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the future is the past is the future

The new school calendar came in the mail yesterday, along with a package three inches thick with forms, forms and more forms. And that was just for one kid.

I opened the calendar, glanced at September, mentally noted which kid goes to school at what time on the first day, and then flipped all the way to June. I stared at the page for a bit, allowing the dates to sink in:

June 23: Middle school graduation; June 24: Elementary school graduation.

I let out a little whimper.

When DJ finishes up fifth grade in June, it will mark more than a passing of his primary school years; it will also mark the end of my relationship with Parkway School. [Yep, there I am, first grade, goofy haircut. Notice the freakishly tall Mrs. Letterman who, when I was in first grade, appeared to be a giant. Giantress?]

So, in June, when DJ graduates a mere 30 years after I crossed that very same threshold I can cross Parkway School off of my list of Things That Connect Me to My Past.

When we graduated, we gathered in the gym, lit candles and sang the song "I'd Like To Teach The World To Sing" in imperfect harmony. They don't light candles these days. It took them twenty years or so to realize that handing a bunch of twelve year old kids who are high on excitement lit flames is not a good thing. I wonder what the song of the graduating fifth grade class of '04 will be? I think some neighborhood kids already started a petiton to have the Ataris version of Don Henley's Boys of Summer as their song. The more thigs change...

So, the day after DJ rids himself of the elementary school label, Natalie makes the move from middle school to....high school. My heart clenched as I wrote those words. How can this be her last year of middle school? Wasn't it just yesterday I was dragging her through the supermarket and telling her to stop crying because I was not going to buy that ridiculous cookie cereal for her? Well, yes, it was yesterday. Like I said, the more things change, the more you wish some things would not stay the same.

I guess I'm more bothered about DJ leaving Parkway than I thought I was, because my mind keeps drifting back to that even though I started out wanting to write about Natalie being in her last year of middle school already.

That's me on my first day of school. The school still looks exactly the same. Nothing has changed except my perception of it. The building was a large monster to me; all teeth and claws and fierce eyes, waiting for me every morning with it's stomach growling for fresh, young children. I tamed the monster eventually and learned to love it, even if I did not love everything inside it.

The monster did not seem so big and menancing when I dropped DJ off for his first day of kindergarten. In fact, it seemed downright friendly. I took a photo of DJ standing in the same place I was in that picture. I even tried to put the same dress on him, but he wanted none of that.

Another six years in and out of that school [nine, adding in Natalie's time], attending PTA meetings and teacher conferences and decorating the cafeteria to look like a barn for the Fall Harvest Dance. Years walking in and out of that building in the same capacity my mother once did, toting home a sick child, explaining to the principal that my kid was not to blame, admiring the art that hung on the walls and applauding wildly at the recorder concert.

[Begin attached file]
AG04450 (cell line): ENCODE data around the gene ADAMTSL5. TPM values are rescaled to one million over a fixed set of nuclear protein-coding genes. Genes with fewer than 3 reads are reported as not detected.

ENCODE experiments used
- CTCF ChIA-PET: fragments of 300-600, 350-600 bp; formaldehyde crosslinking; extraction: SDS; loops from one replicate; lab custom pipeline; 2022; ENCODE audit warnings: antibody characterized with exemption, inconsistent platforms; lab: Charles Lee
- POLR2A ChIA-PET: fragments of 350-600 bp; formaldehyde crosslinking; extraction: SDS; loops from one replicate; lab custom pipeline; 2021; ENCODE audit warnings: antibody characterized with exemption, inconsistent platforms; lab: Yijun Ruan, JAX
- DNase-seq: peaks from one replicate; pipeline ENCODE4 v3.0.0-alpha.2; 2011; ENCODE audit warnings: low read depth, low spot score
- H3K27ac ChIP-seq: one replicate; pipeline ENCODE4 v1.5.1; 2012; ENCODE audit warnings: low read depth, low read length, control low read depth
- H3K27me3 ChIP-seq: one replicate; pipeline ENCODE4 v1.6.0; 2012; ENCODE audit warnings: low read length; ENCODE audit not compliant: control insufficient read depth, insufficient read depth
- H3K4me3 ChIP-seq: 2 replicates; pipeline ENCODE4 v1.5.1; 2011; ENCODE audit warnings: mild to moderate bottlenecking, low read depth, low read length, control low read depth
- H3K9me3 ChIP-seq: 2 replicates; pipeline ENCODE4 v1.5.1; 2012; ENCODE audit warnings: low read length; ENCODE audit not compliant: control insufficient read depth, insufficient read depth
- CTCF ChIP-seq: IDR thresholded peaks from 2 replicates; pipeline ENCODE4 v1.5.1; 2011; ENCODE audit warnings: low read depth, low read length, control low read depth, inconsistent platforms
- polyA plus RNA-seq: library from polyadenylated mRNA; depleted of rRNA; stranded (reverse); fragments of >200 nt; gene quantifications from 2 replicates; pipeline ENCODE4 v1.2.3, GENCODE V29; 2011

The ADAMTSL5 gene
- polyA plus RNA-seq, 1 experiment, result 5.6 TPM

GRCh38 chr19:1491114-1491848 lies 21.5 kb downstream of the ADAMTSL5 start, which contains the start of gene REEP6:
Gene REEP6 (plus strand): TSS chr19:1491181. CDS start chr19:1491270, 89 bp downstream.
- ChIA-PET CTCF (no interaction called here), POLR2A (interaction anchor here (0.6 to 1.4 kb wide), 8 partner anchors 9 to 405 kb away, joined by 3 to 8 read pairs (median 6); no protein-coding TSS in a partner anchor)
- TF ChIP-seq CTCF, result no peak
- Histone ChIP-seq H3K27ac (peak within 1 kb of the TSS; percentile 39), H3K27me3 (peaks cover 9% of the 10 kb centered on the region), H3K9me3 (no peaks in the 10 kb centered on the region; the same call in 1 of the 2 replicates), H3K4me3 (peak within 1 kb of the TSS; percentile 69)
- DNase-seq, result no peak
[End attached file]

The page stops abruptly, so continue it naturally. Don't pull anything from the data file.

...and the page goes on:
Certain things I'm glad to be rid of, like the hand-holding, wishy-washy, touchy-feely staff that coddles the kids who cause trouble and psychoanalyze the victims of the trouble makers.

But here it is, only August, the beginning of the school year still almost a month away and I shouldn't be wallowing in the future by wallowing in the past. It's summer! Live for today! Forget the future! Carpe Diem!

Oh, my mother's JC Penney Christmas catalog came in the mail yesterday.

And they wonder why I can't live for today.

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Comments

I'm sorta glad my kids didn't go to the same schools I did. I hated my schools but, fortunately, I never overlayed the bad feelings that I had on top of my kids' experiences. At least, I don't think I did.

Now my youngest starts his freshman year at college in two weeks...

What's with the school years getting longer? Not that I mind, but didn't we go to school pretty much Labor Day to Memorial Day? Now yours aren't getting out till late June. Mine get out early June, but they've been in school since Tuesday. What's up with that?

I remember our recorder concert, in the fourth grade - I didn't memorize the songs, and I don't think anyone else did either, so we all just moved our fingers around and pretended to play. Probably 3 people were really playing. My parents said afterwards that the recorder was a suprisingly quiet instrument.

It might have been nice to send my kids to my old schools, but we moved around a lot. They never did have to do a recorder concert - it must be a tri-state area thing.

Where did the idea of having a graduation for everything come from, I wonder? When I was in school, not that long ago, we had a high school graduation, and I dimly remember a "moving-up day" at the end of nursery school when I was 4. That's it. None of this "elementary school graduation," "middle school graduation," etc. How did those come into being, I wonder; who decided we needed to "graduate" from everything?